The Council for British Research in the Levant (CBRL), in partnership with the Educational Bookshop, are pleased to share this discussion with Dr Mahmood Mamdani about his new book “Neither Settler nor Native: The Making and Unmaking of Permanent Minorities.”
The book offers original arguments regarding the co-constitutive relationship between the nation-state and the colonial state. According to the book’s description, “[i]n case after case around the globe – from the New World to South Africa, Israel to Germany to Sudan – the colonial state and the nation-state have been mutually constructed through the politicisation of a religious or ethnic majority at the expense of an equally manufactured minority. […]
“Neither Settler nor Native” offers a vision for arresting this historical process. It rejects “the ‘criminal’ solution attempted at Nuremberg, which held individual perpetrators responsible without questioning Nazism as a political project and thus the violence of the nation-state itself. Instead, political violence demands political solutions: not criminal justice for perpetrators but a rethinking of the political community for all survivors – victims, perpetrators, bystanders, beneficiaries – based on common residence and the commitment to build a common future without the permanent political identities of settler and native.”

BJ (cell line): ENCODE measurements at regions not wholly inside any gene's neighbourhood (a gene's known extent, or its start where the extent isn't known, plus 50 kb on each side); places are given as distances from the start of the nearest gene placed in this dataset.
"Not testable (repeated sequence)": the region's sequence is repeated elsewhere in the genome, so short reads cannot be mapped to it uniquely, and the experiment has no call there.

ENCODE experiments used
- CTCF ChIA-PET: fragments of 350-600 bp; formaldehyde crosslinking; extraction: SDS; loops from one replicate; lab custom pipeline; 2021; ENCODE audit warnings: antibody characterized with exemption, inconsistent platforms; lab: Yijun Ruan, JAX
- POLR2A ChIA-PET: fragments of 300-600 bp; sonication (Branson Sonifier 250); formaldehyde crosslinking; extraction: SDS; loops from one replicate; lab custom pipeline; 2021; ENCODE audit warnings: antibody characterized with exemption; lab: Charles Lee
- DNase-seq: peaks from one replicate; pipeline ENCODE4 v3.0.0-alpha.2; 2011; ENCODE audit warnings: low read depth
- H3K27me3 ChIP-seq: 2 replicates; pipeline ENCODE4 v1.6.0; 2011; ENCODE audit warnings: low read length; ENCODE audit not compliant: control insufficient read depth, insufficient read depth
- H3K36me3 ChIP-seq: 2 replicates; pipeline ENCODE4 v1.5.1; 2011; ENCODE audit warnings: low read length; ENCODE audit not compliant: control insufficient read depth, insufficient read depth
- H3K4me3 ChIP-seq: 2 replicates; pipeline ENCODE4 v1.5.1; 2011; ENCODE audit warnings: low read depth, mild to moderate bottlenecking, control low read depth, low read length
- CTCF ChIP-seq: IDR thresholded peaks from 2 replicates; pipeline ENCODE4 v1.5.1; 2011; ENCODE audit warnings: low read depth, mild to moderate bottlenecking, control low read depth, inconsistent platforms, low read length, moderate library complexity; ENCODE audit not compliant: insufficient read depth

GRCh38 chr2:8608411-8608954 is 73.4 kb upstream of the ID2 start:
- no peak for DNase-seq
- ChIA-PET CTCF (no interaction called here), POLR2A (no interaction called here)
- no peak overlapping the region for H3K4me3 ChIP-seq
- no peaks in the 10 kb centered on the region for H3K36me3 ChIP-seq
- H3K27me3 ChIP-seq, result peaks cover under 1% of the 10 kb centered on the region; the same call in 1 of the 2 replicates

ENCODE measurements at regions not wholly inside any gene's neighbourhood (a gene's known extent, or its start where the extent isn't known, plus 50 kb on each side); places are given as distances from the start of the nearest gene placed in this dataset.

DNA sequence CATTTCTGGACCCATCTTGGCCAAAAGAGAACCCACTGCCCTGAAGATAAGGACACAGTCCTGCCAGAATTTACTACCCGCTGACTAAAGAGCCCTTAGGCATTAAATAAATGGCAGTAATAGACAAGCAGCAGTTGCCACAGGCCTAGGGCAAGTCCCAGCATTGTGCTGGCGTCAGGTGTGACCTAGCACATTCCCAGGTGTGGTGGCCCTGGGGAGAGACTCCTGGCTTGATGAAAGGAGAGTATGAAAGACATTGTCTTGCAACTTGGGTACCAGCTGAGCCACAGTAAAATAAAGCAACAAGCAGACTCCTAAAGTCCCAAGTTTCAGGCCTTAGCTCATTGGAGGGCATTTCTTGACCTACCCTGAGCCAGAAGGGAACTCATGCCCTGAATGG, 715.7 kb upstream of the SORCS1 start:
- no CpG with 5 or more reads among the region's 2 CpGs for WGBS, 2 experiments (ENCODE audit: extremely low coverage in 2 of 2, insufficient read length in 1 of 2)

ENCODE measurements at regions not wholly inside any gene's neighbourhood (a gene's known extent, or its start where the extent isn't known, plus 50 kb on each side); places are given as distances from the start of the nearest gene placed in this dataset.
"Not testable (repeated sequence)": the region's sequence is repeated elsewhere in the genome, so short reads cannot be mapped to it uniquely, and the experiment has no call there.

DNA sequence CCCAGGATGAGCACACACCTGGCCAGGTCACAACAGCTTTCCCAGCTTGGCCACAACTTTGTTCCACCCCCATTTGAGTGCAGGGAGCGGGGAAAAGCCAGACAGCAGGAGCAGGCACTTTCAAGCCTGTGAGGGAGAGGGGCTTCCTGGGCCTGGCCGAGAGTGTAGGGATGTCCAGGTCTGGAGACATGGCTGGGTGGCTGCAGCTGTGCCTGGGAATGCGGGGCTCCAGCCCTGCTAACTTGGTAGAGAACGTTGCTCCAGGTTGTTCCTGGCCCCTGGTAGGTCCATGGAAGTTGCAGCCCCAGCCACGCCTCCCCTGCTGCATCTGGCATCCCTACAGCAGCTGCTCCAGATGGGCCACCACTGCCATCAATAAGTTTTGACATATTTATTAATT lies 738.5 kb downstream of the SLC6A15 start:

The interview was conducted by CBRL’s Kenyon Institute Director Dr Toufic Haddad.
About the speaker:
Dr Mahmood Mamdani is Herbert Lehman Professor of Government and Professor of Anthropology and Middle Eastern, South Asian, and African Studies (MESAAS) at Columbia University and Director of the Makerere Institute of Social Research in Kampala. He is the author of “Citizen and Subject, When Victims Become Killers” and “Good Muslim, Bad Muslim.”